There’s a jewelry company that has inspirational quotes on pins, bracelets, and necklaces. I picked up one for a friend that read: progress over perfection. To be honest, most of my life they seemed to be one and the same. I felt the pressure to always be making progress, measurable progress, significant progress. I carried progress like a backpack loaded with hardbound books. And progress, for me, was perfection in blue jeans.
I knew I couldn’t be perfect, but I could stay busy. And busy was almost as good as perfection. However, busy is not part of my natural flow. I would rather think, analyze, plan, and observe. These all feel busy to me. But they don’t look busy to others. So I learned to look busy and measure progress.
Over the last few years, I have changed my definition of progress (and of busyness). I’ve learned that less can be more. Less stress. Less drama. Less clutter. Less on my to-do list. Less busyness allowed me to focus more on a few things. I discovered that I could go deeper. I saw how there was more richness and fullness. There was progress that could be measured and progress that was immeasurable because of its profundity.
2020 captured this reality better than any year I have lived through. There were fewer conversations, but deeper ones. There were less accomplishments, but ones that mattered more. There was nothing new, but it all seemed novel and momentous.
Now, here we are in 2021. There is within me a growing anticipation of potential progress. I set some goals and made a plan. But then I looked it over and realized it was too much. There is no margin. So I cut it all back and trimmed it some more.
This year there are only a few goals to measure and track. Here are my goals for 2021:
- Writing – I want to make progress as a writer. I have been blogging for ten years, but only recently considered myself a writer. So I’m looking for ways to challenge myself in quantity and quality. More words on paper. Better skills in writing. Discipline.
- Podcast – My goal includes 25-30 episodes and a few international guests.
- Dinner Church – Keep it up. Lean in. Help a few others do it, too.
- Self-care – Basically, my goal is to do whatever it takes to stay sane and not implode. Seems reasonable.
That’s it. These are my goals and my progress that I’m planning on in this new year. A year that is probably destined to look like 2020’s ugly stepsister. There are twelve months for me to make, measure, dream, plan, and execute. Only God knows where I will be on December 31st. And, today, I’m okay with it all.
New year, new you. It’s one of my favorite slogans. I love setting new year goals. I like everything about it. The planning and the vision boards and the journal tracking. I’ve been doing it for more than twenty years.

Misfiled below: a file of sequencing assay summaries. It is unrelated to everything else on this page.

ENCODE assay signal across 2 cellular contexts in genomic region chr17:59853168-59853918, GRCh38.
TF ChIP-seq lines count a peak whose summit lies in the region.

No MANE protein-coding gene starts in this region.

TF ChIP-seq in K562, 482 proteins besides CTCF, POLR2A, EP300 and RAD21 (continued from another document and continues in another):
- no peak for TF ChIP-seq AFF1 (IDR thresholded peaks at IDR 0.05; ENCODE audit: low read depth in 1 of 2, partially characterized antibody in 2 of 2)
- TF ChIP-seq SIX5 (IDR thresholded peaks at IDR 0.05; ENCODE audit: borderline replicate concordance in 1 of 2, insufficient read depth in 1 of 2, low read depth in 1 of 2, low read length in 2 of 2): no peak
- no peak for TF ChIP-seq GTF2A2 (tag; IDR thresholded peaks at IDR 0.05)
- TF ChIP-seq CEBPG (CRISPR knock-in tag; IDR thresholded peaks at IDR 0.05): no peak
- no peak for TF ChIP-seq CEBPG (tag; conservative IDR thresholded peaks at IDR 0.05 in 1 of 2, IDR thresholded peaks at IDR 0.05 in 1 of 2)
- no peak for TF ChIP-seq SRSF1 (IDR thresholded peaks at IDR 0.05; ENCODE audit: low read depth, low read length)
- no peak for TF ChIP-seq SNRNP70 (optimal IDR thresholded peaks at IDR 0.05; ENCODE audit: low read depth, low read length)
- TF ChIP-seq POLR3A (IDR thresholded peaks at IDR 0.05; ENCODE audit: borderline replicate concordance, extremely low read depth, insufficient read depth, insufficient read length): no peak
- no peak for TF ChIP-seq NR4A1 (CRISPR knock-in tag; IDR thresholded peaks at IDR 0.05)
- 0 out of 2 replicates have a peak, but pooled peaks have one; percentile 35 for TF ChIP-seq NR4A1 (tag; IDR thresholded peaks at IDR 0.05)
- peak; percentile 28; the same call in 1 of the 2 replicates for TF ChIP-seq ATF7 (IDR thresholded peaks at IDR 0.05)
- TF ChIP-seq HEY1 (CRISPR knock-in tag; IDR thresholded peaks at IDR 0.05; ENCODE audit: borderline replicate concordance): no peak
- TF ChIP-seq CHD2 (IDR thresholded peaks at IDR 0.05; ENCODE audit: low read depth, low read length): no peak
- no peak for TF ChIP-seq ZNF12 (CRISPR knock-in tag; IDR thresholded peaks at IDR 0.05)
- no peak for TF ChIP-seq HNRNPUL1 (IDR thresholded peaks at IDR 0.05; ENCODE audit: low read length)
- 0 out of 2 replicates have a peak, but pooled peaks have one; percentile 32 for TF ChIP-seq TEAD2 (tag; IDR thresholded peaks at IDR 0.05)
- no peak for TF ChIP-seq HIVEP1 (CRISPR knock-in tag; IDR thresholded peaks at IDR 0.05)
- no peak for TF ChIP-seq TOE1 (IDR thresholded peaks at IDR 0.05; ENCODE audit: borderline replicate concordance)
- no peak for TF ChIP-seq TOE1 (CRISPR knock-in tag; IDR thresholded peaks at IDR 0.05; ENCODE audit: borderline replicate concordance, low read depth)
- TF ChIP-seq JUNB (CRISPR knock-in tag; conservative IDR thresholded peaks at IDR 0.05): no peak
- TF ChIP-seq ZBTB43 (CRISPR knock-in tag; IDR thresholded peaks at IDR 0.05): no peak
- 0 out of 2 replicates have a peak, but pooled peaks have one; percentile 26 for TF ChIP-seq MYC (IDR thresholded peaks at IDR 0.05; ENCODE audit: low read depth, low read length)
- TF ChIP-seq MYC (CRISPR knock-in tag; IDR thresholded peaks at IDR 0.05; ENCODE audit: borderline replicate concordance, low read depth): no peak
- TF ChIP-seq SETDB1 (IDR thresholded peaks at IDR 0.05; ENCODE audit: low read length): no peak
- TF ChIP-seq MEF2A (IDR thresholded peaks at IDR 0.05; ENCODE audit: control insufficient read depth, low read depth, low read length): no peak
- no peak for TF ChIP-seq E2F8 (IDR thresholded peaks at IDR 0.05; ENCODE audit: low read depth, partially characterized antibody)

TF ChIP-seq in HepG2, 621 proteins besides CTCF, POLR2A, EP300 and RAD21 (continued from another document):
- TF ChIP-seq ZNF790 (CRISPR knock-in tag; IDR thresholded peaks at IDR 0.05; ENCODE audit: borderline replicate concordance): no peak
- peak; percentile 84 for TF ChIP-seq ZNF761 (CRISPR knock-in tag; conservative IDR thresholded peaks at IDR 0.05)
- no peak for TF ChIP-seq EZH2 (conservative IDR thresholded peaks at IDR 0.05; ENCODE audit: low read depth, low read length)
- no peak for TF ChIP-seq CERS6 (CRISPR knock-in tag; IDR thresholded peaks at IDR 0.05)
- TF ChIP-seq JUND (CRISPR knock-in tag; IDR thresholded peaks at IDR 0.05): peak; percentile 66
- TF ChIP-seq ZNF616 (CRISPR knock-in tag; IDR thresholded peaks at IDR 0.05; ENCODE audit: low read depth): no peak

Goal setting became important to me when I started my wedding photography business. It never occurred to me to set goals or write down my dreams. I had dreams. Lots of them. And I’m so good at daydreaming. Dreams and visions of what could be and what should be fill my head all day long. Some of them are elaborate. Some are even realistic. I’m an idealist…I guess. I like to think.
Then one day I heard someone quote a statistic about writing down your dreams and goals. The ones we write down are more likely to be accomplished. It makes sense. The first step to reaching your dreams is to get it out of your head and into the world. Paper seems like a good place to start. You can see it, touch it, even taste it if you really want to. Weird, but ok.
But it’s 2021. New year, new you seems dubious. Ludicrous. And my mind is filled with questions rather than dreams. Does it matter? What’s the point? Will it make a difference? Have I really accomplished anything all these years anyway? Am I simply circling the same mountain?
There is a reason for setting goals beyond the goal itself. It creates habits. It creates body memory. It gives direction when the world is filled with chaos. After twenty years, it has become part of me and the rhythm of my life. Why would I not do it? It is a new year. It is a new day. And I can also be made new.
The chaos of the world doesn’t have to stop me from becoming a better person. The chaos could even inspire me to be a better person. It could inspire me to lean into God and my family and my dreams. Who knows? My dreams might become reality if I get them out of my head and into the world. It could be that there is someone else dreaming the same dreams, hoping the same hopes, looking for a reason to be made new, too.
I’m so thankful for Dr. Kimberly Majeski! She is an ordained minister in the Church of God (Anderson). Kimberly currently teaches at Anderson University and runs two ministries; Stripped Love and Preacher Girl School. She has a great story and teaches us how to be compassionate to others when we don’t know their story.
You will want to check out her website and Preacher Girl School.
Books mentioned in this episode: